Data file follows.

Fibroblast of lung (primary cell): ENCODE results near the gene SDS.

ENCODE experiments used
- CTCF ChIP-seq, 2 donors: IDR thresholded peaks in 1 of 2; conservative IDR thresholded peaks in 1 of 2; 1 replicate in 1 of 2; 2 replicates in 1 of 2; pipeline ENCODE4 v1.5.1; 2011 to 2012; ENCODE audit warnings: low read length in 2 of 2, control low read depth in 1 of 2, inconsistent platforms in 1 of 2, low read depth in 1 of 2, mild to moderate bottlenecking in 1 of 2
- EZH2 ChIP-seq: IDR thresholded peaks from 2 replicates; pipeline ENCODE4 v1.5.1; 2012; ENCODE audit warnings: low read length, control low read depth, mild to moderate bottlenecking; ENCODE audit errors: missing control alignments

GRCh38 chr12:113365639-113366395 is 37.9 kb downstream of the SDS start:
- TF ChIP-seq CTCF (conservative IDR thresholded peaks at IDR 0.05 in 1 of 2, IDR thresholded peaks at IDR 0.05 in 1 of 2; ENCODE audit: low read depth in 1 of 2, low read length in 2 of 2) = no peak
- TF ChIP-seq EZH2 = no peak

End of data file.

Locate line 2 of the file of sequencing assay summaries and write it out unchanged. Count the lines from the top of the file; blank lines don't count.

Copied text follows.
ENCODE experiments used